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article image140 Detainees Released by Iranian Authorities

By Chris Dade     Jul 28, 2009 in World
There are continuing signs from Iran that the authorities in the country are beginning to pay attention to the outcry over the treatment of those detained during the recent street protests.
Following the announcement that the Kahrizak detention facility on the outskirts of the capital Tehran was to close because, as the National Security and Foreign Policy Committee member Kazem Jalali explained, "it lacked necessary conditions to preserve rights of detainees", comes news that 140 of those being held at Evin prison, also in Tehran, are to be released.
The release of the detainees on bail, reportedly they are only suspected of committing "smaller infractions of the law,", was announced a short time after a visit to Evin by officials tasked with investigating current conditions in the country's prisons was concluded.
However as the Independent reports, when Mr Jalali confirmed the release of the detainees to the Iranian Labour News Agency (ILNA) he also stated that 200 others would remain in custody pending further investigation of their activities. Of those 200, 150 were said to have been in possession of weapons when they were arrested during the protests, whilst the remainder were what the Iranian judicial authorities considered to be "agents of the unrest and some of them were members of anti-revolutionary groups".
Some of the individuals still in detention include Shahpour Kazemi, the brother-in-law of opposition leader Mir Hossein Mousavi, and prominent Mousavi supporters such as Behzad Nabavi and Mostafa Tajzadeh. Mr Tajzadeh served in the government of former President Mohammad Khatami, himself a supporter of Mr Mousavi.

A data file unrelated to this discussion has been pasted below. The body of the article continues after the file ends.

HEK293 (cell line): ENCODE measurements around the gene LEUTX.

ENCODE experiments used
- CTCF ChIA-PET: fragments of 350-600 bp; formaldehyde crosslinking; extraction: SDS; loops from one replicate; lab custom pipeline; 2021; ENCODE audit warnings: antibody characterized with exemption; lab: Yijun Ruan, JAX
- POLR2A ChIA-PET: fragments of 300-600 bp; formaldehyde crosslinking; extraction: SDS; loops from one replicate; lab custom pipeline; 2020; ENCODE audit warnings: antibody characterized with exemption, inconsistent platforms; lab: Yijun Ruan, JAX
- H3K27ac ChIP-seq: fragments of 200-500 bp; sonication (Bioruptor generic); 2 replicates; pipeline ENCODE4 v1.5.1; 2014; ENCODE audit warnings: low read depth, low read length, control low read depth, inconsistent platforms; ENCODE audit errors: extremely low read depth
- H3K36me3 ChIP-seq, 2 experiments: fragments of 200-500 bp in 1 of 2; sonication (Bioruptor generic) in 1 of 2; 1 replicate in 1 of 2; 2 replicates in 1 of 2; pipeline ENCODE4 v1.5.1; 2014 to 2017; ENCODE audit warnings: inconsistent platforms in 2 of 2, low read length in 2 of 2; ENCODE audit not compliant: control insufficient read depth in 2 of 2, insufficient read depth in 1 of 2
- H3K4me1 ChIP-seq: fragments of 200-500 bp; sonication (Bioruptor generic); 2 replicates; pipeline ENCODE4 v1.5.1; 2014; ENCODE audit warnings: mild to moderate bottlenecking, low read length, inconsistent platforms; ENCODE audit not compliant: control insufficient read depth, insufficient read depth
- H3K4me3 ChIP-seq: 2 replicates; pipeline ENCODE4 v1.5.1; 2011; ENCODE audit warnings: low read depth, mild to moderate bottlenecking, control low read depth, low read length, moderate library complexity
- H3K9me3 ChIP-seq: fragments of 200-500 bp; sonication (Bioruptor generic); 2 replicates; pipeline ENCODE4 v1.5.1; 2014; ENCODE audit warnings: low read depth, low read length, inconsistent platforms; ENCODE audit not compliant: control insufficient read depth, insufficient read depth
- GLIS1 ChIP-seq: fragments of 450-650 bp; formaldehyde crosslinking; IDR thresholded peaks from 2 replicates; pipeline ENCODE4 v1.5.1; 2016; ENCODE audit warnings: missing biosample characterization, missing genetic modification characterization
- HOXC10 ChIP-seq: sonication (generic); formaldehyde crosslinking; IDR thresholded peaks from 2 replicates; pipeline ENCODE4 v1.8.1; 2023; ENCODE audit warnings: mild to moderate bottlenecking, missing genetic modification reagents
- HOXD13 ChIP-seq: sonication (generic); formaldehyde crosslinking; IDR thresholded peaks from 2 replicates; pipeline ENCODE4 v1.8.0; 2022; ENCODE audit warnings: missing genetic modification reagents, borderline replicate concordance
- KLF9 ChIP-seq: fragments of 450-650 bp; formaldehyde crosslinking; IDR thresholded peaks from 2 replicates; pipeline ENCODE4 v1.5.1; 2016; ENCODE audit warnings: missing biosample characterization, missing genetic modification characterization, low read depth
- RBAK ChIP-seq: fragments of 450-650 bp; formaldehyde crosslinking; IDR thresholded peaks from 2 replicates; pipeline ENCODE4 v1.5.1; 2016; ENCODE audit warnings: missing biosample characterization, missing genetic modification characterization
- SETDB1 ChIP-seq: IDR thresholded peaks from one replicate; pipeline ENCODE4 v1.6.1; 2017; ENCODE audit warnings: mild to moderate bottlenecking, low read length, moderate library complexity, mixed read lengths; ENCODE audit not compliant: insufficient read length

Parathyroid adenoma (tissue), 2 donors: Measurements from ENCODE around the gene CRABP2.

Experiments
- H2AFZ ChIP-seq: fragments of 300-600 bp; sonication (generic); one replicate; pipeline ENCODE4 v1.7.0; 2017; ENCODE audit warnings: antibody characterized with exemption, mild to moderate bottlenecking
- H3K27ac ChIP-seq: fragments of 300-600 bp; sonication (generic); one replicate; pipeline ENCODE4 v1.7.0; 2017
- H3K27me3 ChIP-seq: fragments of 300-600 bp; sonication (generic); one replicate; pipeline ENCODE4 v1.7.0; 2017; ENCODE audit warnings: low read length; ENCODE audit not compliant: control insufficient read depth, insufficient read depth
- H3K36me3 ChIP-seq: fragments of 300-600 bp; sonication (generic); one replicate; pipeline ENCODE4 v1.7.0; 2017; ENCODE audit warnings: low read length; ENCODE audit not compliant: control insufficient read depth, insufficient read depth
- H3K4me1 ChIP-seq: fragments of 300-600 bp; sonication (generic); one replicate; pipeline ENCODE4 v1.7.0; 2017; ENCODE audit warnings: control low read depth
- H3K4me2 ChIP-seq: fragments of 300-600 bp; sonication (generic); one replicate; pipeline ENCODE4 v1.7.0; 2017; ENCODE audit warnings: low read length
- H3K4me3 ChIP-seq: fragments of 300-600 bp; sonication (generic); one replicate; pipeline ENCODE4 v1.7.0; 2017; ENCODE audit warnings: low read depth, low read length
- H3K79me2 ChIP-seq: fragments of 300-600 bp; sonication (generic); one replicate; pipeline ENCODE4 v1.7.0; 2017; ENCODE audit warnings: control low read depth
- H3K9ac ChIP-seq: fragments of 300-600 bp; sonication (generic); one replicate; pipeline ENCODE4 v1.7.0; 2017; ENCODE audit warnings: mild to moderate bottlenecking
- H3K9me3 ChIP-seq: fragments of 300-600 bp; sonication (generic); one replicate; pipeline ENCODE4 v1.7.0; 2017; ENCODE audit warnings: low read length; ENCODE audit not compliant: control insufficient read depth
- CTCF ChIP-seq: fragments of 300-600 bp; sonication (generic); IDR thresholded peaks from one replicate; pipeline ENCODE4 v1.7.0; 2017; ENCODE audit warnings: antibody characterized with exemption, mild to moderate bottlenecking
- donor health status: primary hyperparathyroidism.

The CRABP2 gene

According to CNN Farhad Tajari, deputy chief of the Iranian parliament's judicial and legal commission, stated on ILNA that approximately 30 people in total were killed during the post-election demonstrations and less than a thousand were arrested. Those figures are likely to be greeted with skepticism by opposition supporters who have maintained that official estimates of detentions and deaths are considerably below the true numbers.
President Mahmoud Ahmadinejad has also apparently moderated his stance regarding those who were arrested whilst demonstrating against his reelection. Details have been posted on the President's website of a letter he has written to Ayatollah Hashemi Shahroudi, Iran's Chief of the Judiciary, in which he requested that "maximum Islamic kindness be extended to those who had been unknowingly put in the path [of the recent disturbances]". The BBC says that the letter also spoke of the fact that the Iranian authorities "want their families to be happy by their release". It mentioned too that "They should be home for the occasion of the birth anniversary of Imam Mahdi which falls on 7 August."
There is speculation that the new attitude to many of the protesters still in detention has been prompted by the death of the 25-year-old son of conservative politician Abdolhossein Rouhalamini. Mohsen Rouhalamini reportedly died in hospital, having been transferred there after spending time in the Kahrizak detention facility. He was arrested during a protest in early July.
Whether the death of one young man, with links to the Iranian establishment, has indeed led to the release of many of his compatriots will probably not matter much to the families welcoming their loved ones home. Their worry is over at last.
More about Iran, Ahmadinejad, Mousavi
 
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